The Muslim attack on Christendom . . . has gone through three phases. The first is from the very beginning of Islam, when the new faith spilled out of the Arabian Peninsula, where it was born, into the Middle East and beyond. It was then that the Muslims conquered Syria, Palestine, Egypt, and North Africa--all at that time part of the Christian world--and went beyond into Europe, conquering a sizable part of southwestern Europe and occupying for a while parts of France.
Bernard Lewis, winner of the 2007 Irving Kristol Award
That was not the end of the matter. The Islamic world, having failed the first time, was bracing for the second attack, this time conducted not by Arabs and Moors, but by Turks and Tatars. They conquered Anatolia and Russia and captured the ancient Christian citadel of Constantinople. They conquered a large part of the Balkans. Twice they conquered half of Hungary. Twice they reached as far as Vienna. Barbary corsairs from North Africa--well known to historians of the United States--were raiding Western Europe. They went to Iceland--the uttermost limit.
Again, Europe counterattacked, this time more successfully and more rapidly. They succeeded in recovering Russia and the Balkan Peninsula, and in advancing farther into the Islamic lands, chasing their former rulers from whence they had come. For this phase of European counterattack, a new term was invented: imperialism. When the peoples of Asia and Africa invaded Europe, this was not imperialism. When Europe attacked Asia and Africa, it was. This European counterattack began a new phase which brought the European attack into the very heart of the Middle East. In our own time, we have seen the end of that domination.
Osama bin Laden had this to say about the war in Afghanistan, the war which led to the defeat and retreat of the Red Army and the collapse of the Soviet Union. We tend to see that as a Western victory--more specifically an American victory--in the Cold War against the Soviets. For Osama bin Laden, it was nothing of the kind. It was a Muslim victory in a jihad. . . . As bin Laden put it, "We have met, defeated, and destroyed the more dangerous and the more deadly of the two infidel superpowers. Dealing with the soft, pampered and effeminate Americans will be an easy matter."
This belief was confirmed in the 1990s when we saw attacks on American bases and installations with virtually no effective response of any kind--only angry words and expensive missiles dispatched to remote and uninhabited places. This was a sequence leading up to 9/11. It was clearly intended to be the completion of the first sequence and the beginning of the new one, taking the war into the heart of the enemy camp.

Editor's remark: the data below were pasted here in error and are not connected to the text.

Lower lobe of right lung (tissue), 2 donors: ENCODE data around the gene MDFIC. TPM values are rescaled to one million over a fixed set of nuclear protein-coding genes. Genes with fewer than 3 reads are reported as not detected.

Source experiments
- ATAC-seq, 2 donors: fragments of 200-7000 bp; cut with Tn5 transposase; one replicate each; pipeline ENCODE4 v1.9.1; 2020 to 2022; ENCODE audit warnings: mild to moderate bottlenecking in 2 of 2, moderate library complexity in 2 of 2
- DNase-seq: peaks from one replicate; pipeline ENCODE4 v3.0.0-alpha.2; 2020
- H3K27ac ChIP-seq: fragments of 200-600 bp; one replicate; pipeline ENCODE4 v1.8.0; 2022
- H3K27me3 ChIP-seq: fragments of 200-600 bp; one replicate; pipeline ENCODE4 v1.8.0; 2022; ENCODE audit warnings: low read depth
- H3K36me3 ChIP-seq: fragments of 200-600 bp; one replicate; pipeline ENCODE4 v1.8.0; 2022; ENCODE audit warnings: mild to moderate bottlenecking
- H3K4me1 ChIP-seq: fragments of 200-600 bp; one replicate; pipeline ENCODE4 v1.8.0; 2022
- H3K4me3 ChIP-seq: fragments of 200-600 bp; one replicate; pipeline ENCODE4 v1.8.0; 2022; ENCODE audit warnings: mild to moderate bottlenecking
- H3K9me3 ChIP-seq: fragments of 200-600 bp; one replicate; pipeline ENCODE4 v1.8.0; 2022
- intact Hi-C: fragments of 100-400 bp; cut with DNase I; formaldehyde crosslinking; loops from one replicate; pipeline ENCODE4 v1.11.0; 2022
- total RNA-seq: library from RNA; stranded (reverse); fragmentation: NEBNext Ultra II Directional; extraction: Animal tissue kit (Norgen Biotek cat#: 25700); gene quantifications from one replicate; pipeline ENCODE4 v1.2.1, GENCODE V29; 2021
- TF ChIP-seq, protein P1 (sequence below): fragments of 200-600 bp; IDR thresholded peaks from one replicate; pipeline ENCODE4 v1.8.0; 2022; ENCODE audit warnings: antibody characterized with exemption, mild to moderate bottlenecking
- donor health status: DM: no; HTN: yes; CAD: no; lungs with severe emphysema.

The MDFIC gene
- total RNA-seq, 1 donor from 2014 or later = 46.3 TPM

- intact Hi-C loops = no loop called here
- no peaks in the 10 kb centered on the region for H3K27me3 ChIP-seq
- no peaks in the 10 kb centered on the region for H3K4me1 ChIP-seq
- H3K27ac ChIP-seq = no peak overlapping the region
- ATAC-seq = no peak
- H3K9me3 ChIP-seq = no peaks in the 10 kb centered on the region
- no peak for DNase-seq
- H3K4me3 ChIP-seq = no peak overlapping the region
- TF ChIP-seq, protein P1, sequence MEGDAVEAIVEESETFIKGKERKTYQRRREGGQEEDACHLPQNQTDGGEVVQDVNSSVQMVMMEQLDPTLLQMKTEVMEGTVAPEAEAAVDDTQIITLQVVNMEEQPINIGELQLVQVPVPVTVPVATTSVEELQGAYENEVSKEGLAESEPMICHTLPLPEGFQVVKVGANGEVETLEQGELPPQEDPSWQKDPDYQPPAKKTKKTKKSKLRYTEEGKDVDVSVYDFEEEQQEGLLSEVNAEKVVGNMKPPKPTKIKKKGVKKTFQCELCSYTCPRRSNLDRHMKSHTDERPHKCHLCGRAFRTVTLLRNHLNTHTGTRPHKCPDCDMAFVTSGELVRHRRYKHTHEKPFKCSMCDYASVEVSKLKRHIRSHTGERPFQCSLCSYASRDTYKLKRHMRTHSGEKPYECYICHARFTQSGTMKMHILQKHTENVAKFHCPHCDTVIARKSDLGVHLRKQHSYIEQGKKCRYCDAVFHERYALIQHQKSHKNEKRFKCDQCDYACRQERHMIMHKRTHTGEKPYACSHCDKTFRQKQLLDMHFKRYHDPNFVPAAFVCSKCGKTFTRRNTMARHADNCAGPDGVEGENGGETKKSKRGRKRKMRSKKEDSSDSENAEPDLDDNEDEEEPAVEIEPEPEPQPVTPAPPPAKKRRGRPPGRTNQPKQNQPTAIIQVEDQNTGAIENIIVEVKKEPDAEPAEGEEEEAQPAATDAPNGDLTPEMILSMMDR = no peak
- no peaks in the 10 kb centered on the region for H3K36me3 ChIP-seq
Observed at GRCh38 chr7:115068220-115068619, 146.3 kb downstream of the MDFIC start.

The third phase has clearly begun. We should not delude ourselves as to what it is and what it means. This time it is taking different forms--two in particular--terror and migration.
Where do we stand now? The Muslims have certain advantages. They have fervor and conviction, which in most Western countries are either weak or lacking. They are self-assured of the rightness of their cause, whereas we spend most of our time in self-denigration and self-abasement. They have loyalty and discipline, and perhaps most important, they have demography, the combination of natural increase and migration leading to major population changes which could lead within the foreseeable future to significant majorities in some European countries.
But we also have some advantages, the most important of which are knowledge and freedom. The appeal of genuine modern knowledge to a society which, in the more distant past, had a long record of scientific and scholarly achievement, is obvious. They are keenly and painfully aware of their relative backwardness and welcome the opportunity to rectify it.
Less obvious but also powerful is the appeal of freedom. In the past, in the Islamic world the word "freedom" was not used in a political sense. Freedom was a legal concept, not a political concept as in the West. But the idea of freedom in its Western interpretation is making headway. It is becoming more and more understood, more and more appreciated, and more and more desired. It is perhaps in the long run our best hope--perhaps even our only hope--of surviving this developing struggle.